Also this month, a principal in Florida was pressured to resign after students were shown Michelangelo’s statue of David, a biblical figure no less, and three parents complained.

Giving so few parents so much power to take educational options away from other parents and children runs counter to the spirit of democracy and free inquiry, and enshrines a form of parental tyranny of the hypersensitive, the inexplicably aggrieved and the maliciously oppressive.

It portends an era of bedlam in Florida’s schools, all courtesy of extremist state legislators’ and Gov. Ron DeSantis’s quixotic war on wokeness.

What happens if this glove gets turned inside out and minority parents begin to complain about the teaching of other aspects of American history and culture?

What happens if they reject lessons or books about Thomas Jefferson because he raped a teenage girl he enslaved, Sally Hemings, and was the father of her children, including at least one born while she was a child herself. (For the record, I consider all sex between enslavers and those they enslaved rape, because it was impossible for the enslaved to consent.)

What happens if a parent objects to a school celebrating Columbus Day because Christopher Columbus was a maniacal colonizer who sold young girls as sex slaves?

What happens if parents object to books about and celebrations of Thanksgiving because the standard portrayal of the first Thanksgiving as a meeting among friends who came together to share bounty and overcome difference is a fairy tale?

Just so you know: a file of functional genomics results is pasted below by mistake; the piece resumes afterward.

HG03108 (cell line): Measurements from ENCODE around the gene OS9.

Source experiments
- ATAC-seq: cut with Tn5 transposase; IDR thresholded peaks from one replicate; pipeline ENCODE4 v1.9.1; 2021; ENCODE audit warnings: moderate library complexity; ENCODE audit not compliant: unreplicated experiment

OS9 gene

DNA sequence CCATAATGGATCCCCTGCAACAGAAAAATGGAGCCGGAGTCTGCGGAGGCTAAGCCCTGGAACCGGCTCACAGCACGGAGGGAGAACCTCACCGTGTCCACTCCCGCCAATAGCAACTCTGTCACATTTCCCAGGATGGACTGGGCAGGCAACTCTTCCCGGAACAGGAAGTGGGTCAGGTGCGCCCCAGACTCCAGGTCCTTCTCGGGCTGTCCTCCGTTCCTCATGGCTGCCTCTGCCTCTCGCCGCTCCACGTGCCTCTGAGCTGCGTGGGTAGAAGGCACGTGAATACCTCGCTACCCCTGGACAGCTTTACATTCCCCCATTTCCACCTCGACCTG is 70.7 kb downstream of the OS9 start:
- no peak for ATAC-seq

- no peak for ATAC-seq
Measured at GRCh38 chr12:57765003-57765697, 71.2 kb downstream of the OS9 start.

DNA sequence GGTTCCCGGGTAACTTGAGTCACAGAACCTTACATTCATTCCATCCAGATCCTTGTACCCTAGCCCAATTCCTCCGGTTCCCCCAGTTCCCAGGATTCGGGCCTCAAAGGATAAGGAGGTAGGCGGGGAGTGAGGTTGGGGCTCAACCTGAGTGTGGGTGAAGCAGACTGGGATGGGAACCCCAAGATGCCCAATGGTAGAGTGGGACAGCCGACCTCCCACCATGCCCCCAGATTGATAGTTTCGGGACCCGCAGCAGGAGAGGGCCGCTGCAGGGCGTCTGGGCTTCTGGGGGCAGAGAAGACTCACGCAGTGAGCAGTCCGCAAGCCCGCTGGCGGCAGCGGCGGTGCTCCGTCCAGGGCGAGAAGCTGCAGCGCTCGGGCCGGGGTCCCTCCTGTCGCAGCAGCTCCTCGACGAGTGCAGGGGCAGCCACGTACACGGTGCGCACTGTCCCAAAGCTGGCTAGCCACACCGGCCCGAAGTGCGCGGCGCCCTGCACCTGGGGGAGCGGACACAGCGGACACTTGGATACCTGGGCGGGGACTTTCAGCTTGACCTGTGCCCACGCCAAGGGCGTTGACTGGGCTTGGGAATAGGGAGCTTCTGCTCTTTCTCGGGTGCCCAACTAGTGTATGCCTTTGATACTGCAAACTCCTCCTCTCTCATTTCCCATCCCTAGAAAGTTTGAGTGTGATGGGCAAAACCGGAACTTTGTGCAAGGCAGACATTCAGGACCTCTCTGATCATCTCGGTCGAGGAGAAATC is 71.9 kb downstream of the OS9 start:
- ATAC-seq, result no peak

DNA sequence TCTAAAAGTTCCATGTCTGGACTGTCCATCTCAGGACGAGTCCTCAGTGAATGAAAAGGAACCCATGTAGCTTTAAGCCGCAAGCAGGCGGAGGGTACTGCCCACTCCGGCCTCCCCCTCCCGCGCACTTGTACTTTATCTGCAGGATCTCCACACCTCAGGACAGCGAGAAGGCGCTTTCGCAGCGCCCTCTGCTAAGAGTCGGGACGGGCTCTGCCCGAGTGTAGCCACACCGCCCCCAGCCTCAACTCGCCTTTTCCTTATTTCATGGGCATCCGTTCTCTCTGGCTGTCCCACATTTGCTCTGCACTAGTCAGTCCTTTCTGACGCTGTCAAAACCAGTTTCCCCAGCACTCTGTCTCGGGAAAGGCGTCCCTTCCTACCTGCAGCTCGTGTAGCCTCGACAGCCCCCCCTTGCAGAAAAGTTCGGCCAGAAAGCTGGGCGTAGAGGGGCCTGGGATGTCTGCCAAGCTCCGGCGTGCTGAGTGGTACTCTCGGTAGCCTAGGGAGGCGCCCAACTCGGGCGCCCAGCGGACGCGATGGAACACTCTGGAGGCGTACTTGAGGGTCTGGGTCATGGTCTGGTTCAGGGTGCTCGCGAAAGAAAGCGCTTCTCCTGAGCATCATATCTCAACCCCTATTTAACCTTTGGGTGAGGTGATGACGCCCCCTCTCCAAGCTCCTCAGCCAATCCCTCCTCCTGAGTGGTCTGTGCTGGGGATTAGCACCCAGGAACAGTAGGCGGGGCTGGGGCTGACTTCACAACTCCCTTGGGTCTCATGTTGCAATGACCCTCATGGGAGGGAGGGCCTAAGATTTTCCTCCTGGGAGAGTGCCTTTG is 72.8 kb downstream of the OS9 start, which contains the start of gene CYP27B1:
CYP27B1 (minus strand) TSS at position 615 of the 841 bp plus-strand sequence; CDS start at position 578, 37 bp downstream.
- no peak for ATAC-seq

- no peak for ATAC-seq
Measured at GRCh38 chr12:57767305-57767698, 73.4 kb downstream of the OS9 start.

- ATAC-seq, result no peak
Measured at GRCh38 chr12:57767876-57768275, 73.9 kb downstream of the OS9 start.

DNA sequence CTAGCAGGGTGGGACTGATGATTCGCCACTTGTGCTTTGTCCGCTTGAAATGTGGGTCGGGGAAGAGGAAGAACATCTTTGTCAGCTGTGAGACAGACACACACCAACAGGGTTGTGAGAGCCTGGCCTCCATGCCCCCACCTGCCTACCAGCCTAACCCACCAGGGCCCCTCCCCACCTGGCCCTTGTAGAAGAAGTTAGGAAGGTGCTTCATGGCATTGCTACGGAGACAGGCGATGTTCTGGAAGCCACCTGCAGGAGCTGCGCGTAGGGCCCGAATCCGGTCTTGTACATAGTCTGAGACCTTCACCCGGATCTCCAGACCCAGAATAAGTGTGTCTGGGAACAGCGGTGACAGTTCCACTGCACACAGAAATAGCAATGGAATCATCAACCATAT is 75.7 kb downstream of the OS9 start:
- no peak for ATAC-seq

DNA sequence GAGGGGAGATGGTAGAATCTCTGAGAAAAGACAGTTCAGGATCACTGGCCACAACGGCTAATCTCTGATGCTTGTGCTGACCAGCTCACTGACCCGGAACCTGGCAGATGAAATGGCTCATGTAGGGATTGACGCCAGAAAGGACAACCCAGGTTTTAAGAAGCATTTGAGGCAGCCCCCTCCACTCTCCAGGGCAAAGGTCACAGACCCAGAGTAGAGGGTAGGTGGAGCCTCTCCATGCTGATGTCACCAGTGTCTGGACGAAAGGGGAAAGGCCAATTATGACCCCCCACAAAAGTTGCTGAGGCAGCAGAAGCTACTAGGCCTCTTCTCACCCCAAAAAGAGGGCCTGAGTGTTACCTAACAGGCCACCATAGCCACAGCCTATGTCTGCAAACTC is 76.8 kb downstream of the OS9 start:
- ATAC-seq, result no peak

What if they object to the Bible itself, which includes rape, incest, torture and murder?

History is full of horribleness. We do ourselves and our children no favors pretending otherwise.

Learning about human cruelty is necessarily uncomfortable. It is in that discomfort that our empathy is revealed and our righteousness awakened.

These debates continue to center on the discomfort of white children, but seem to ignore the feelings of Black children, discomfort or otherwise.

As I watched the film, I was incredibly uncomfortable, sometimes angry, sometimes near tears as I revisited Ruby’s story.

How did that happen? How do we honor that moment, condemning the cruelty of the racists and exalting her bravery? And how do we address the effect of racial discrimination on the American experience?

If an accurate depiction of white racism and cruelty is a metric by which educational instruction and materials can be banned, how is a true and full teaching of American history possible?

Maybe distortion is the point. It’s the resurrection of a Lost Cause moment in which a revisionist history is crafted to rehabilitate Southern racists.

The wave of censorship we’re seeing also invokes, for me, the “slave” Bible, an abridged text used in the 1800s in the West Indies to try to pacify the enslaved. Passages that evoked liberation were cut and passages that supported slavery were kept. It was a tool of psychological warfare masquerading as sacred text.